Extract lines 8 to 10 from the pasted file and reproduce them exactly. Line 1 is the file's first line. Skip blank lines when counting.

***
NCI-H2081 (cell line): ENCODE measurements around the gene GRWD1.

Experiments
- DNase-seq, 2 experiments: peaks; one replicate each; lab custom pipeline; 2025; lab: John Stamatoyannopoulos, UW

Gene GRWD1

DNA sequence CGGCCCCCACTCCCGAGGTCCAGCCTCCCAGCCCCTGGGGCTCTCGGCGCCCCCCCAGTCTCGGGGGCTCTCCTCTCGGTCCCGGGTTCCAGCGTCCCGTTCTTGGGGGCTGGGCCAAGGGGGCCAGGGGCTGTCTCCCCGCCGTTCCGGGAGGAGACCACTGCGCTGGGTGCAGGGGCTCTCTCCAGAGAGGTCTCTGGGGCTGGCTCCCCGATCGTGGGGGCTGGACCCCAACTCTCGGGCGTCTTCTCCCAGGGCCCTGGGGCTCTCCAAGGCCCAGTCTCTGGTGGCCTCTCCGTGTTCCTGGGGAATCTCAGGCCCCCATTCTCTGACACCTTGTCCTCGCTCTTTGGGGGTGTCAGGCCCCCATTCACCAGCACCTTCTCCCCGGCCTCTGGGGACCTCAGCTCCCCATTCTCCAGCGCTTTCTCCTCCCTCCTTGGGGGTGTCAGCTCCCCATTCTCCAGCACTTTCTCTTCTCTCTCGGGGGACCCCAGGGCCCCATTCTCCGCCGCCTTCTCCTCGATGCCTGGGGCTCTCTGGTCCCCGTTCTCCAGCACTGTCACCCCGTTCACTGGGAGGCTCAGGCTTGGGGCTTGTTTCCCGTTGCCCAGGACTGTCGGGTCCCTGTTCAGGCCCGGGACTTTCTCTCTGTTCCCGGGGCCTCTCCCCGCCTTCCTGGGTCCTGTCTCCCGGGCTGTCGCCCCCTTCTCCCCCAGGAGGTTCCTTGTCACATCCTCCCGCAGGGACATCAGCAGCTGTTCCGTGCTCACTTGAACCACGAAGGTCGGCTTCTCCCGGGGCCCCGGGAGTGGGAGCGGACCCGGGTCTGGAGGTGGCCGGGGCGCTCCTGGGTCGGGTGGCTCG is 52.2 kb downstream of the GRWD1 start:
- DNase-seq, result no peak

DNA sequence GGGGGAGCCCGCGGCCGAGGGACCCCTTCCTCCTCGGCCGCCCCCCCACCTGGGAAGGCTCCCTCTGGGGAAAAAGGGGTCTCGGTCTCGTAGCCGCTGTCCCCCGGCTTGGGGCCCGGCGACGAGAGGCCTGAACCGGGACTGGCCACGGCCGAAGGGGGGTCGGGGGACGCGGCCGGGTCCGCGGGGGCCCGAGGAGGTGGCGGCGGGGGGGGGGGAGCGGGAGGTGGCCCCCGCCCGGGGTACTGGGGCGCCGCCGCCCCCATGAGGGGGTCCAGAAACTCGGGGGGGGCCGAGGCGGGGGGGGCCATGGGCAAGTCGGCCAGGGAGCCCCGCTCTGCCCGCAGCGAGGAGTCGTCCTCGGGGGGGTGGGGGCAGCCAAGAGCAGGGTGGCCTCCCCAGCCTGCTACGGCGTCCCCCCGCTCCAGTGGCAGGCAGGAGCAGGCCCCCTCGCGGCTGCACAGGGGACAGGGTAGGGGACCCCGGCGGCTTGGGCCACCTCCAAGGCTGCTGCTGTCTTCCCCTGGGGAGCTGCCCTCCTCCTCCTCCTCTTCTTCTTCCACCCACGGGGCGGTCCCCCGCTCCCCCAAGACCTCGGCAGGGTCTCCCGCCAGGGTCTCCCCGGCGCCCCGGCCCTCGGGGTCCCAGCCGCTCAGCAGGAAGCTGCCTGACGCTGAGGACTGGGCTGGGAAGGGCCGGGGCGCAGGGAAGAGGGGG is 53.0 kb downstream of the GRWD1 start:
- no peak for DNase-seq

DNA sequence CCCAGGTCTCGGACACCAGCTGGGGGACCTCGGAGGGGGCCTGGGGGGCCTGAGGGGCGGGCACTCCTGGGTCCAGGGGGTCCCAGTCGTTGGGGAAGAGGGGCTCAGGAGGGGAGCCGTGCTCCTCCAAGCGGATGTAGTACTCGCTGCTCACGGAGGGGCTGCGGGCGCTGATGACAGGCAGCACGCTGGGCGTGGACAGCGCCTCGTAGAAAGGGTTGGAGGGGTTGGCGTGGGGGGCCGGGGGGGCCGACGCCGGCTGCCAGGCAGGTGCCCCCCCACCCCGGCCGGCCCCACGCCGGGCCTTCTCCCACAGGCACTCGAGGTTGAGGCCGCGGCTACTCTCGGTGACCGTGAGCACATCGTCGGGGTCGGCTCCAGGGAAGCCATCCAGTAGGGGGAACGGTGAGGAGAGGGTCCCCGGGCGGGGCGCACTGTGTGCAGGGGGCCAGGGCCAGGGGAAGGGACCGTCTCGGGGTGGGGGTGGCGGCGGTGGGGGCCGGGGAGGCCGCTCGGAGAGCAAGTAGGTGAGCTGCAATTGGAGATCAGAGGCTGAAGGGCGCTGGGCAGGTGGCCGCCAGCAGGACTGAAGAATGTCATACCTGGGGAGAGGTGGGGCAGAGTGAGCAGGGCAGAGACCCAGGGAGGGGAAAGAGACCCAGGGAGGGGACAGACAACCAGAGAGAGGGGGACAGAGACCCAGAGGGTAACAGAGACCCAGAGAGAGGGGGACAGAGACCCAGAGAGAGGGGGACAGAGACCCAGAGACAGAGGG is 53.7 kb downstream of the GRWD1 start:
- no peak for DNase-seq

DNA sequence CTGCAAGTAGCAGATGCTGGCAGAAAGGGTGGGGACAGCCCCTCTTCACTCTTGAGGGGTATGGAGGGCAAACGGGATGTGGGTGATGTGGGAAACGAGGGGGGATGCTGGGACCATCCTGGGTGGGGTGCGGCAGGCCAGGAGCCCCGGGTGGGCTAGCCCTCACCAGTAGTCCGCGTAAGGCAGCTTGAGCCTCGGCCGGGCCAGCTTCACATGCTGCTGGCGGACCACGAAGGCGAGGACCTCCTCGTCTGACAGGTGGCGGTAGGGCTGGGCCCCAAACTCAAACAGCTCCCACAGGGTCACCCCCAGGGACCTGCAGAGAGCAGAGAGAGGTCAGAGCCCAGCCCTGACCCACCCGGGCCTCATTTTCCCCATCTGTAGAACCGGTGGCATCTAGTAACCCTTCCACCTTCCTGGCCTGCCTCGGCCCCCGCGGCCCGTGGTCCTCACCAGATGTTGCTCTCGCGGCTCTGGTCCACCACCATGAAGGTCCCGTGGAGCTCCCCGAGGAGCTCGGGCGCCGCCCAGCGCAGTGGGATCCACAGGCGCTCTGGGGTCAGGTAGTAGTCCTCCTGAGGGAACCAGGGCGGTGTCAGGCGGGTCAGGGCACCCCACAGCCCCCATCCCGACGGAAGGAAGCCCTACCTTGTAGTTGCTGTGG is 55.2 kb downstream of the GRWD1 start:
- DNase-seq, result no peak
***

- no peak for DNase-seq

DNA sequence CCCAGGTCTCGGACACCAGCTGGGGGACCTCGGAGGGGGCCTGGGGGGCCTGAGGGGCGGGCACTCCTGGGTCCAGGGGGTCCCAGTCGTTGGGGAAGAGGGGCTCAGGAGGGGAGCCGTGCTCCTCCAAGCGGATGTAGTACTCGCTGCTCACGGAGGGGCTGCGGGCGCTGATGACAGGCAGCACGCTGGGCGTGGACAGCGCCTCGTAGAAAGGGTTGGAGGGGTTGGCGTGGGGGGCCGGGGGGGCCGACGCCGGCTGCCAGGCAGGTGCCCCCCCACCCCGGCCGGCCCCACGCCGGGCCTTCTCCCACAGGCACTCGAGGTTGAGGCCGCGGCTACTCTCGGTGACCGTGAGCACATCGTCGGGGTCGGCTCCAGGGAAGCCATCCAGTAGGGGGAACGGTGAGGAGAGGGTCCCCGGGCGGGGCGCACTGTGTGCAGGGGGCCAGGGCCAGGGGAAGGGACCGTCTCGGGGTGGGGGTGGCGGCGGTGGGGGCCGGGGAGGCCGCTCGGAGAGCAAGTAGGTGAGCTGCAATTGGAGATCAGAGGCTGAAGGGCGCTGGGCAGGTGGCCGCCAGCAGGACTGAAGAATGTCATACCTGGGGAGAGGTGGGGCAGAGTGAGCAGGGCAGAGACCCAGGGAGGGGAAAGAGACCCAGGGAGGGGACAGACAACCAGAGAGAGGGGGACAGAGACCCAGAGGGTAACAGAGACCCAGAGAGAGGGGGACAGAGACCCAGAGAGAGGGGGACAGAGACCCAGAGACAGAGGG is 53.7 kb downstream of the GRWD1 start:
- no peak for DNase-seq